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Mental health first aid

mental health first aid
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Mental health first aid describes the steps you can take to support somebody who is experiencing mental distress. The help is usually offered  to ease difficult period or as a stopgap in the time before professional mental health support is sought. The first aid could also take place between sessions if someone is receiving ongoing assistance from a mental health professional.

Mental health issues are common

Mental health difficulties are extremely common. It is estimated that one in four adults will experience a level of mental health distress that requires some help. By mental health difficulties we mean experiences like depression, anxiety and psychotic disorders. All of us have mental health and  how we feel mentally changes depending on other factors in our lives such as stress, support and physical health.

Whilst common sense tells most of us that when someone is distressed, panicky or feeling hopeless it is helpful to be calm, accepting and reassuring, there is quite a lot more information that is helpful to know if you are in a position where this situation may crop up quite a lot. Sometimes situations at home or work can make us feel out of our depth is someone is going through something that we cannot relate to and this is where the need for information and training comes into play.

Mental health training

Mental health first aid trainings have been designed and are being delivered throughout the UK. The courses include how to spot the early signs of a mental health problem , ways to feel confident helping someone experiencing a problem, strategies to help prevent someone from hurting themselves or others, information that could help stop a mental illness from getting worse and help someone recover faster and very importantly how to  sensitively guide someone towards the right support.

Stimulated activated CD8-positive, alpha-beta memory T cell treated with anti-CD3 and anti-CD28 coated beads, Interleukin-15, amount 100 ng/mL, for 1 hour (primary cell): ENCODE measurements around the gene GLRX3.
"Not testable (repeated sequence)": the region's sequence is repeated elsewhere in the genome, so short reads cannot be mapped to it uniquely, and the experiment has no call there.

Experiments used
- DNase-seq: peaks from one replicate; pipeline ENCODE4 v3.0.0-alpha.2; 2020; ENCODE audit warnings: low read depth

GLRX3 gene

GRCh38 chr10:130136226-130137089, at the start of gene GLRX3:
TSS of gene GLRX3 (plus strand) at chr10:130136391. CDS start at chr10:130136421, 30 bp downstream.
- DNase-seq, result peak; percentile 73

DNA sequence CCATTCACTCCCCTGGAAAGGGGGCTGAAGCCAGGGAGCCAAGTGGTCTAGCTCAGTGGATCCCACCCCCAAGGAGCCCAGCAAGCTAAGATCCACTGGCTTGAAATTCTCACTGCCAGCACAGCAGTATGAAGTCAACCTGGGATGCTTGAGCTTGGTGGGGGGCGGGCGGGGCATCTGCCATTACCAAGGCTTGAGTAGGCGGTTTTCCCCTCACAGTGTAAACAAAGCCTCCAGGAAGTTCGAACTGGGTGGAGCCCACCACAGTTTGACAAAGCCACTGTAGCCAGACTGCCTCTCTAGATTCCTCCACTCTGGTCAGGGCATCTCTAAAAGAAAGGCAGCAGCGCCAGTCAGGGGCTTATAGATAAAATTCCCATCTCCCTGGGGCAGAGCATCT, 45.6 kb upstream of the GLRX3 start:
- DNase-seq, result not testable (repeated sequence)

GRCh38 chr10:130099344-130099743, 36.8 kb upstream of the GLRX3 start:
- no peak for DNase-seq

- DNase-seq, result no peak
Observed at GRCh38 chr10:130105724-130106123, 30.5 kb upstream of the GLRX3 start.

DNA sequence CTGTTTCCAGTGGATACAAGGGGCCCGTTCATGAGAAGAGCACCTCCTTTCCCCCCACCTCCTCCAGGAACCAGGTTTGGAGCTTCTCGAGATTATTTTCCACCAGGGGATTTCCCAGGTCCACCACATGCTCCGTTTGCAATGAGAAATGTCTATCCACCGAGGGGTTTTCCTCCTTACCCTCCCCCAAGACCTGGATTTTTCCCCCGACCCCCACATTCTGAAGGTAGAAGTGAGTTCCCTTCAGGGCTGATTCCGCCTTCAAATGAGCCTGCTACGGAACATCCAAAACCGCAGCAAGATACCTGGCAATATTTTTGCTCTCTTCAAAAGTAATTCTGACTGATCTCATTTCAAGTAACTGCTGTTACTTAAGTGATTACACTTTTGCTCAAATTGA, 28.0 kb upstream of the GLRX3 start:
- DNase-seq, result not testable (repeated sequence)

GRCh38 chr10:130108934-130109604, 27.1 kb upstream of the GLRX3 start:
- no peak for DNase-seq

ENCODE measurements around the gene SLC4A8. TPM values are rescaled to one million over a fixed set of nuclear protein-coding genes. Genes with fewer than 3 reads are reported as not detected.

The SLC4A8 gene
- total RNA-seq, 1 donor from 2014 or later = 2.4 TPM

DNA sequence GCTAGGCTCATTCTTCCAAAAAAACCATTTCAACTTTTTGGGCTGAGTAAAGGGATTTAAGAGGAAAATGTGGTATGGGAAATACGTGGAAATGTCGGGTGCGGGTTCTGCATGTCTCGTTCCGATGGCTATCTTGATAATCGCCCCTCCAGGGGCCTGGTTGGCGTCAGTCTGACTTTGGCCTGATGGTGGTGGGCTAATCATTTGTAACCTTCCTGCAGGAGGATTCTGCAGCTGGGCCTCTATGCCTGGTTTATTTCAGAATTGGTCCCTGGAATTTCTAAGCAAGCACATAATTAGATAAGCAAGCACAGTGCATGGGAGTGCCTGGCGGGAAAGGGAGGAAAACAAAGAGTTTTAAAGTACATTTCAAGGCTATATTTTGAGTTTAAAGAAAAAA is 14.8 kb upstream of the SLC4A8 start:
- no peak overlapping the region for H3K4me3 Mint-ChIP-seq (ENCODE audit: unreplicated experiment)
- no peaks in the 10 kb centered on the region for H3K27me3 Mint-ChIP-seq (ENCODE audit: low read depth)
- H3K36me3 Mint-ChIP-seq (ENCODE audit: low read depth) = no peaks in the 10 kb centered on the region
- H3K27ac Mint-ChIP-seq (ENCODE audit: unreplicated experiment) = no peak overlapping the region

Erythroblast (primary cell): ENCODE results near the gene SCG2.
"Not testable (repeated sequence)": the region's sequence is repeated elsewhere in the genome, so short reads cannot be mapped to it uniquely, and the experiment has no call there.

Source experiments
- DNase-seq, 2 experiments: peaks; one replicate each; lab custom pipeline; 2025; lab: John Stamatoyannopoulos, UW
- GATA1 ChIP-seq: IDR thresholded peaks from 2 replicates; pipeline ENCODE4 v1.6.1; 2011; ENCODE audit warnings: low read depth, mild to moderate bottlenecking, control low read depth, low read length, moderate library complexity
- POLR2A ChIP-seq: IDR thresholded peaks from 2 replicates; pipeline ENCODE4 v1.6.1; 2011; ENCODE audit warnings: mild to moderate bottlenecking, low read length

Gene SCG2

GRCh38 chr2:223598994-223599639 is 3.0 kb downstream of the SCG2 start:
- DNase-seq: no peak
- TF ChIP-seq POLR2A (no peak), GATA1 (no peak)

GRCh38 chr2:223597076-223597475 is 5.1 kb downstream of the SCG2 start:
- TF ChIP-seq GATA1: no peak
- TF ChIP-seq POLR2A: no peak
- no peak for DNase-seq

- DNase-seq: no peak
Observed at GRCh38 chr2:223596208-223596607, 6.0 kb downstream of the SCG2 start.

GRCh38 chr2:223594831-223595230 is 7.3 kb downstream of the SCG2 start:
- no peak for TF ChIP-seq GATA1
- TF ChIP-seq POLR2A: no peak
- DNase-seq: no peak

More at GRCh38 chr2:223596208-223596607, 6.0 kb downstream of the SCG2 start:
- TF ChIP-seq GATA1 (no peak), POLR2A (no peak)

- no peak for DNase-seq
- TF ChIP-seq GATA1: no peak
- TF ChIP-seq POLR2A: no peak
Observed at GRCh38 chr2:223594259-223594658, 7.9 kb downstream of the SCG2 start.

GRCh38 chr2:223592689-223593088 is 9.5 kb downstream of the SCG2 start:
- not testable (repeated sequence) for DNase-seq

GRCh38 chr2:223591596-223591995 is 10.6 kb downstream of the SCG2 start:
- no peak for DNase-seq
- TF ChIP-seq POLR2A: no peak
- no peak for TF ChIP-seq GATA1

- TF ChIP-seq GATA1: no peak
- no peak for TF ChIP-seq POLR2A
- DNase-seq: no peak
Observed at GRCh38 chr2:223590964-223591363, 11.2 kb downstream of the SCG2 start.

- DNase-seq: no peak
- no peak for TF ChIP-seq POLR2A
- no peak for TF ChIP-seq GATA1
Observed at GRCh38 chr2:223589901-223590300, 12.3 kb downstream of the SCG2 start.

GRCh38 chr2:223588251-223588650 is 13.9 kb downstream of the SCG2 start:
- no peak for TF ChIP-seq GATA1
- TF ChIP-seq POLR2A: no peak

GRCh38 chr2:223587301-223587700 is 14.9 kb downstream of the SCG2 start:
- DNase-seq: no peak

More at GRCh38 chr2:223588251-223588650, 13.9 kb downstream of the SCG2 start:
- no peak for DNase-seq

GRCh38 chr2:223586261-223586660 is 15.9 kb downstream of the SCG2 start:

People who experience mental health difficulties are often frightened that they are going to be judged because there is still a lot of stigma and prejudice towards people who suffer in this way. During a training you will have a change to explore your own attitudes towards mental health and get to hear about some of ways that are most helpful to communicate and respond to someone in a moment of crisis.

mental health first aid

Anyone can train

Training courses attract people from all walks of life including family members, police officers, teachers and medical staff.  Sometimes the training runs over two full days and other times it is split into several sessions. The sessions cover a lot of information and this is backed up with handouts and booklets to refer to after the course has finished. Lots of people who’ve attended the training have found them to be extremely insightful and helpful. They are suitable for people who have had personal experience of mental health difficulties and the trainers are also on hand to give participants support if the material or exercises prove to be a bit challenging. There is also a specialist training for mental health first aid for young people which is aimed at those living and working with young people aged 11-16 years old. There is also a basic three hour introductory mental health ‘lite’ course. To find out more about all of these course or how to book a training you can visit Mental Health First Aid England, who have a list of all the areas in England where courses are running. If you live in Wales you can find out about Mental Health First Aid at this website.

Finally if this area of work is something that really attracts you there are often opportunities to train as a mental health first aid facilitator yourself.

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About Jenny Smith

About Jenny Smith

Jenny Smith is a freelance writer and facilitator specialising in mental health, well-being and ecotherapy. She writes for National Mind and The Working Parent and facilitates training in the Work that Reconnects and Ecotherapy. She is inspired by nature, gardening, love and non-duality teachings

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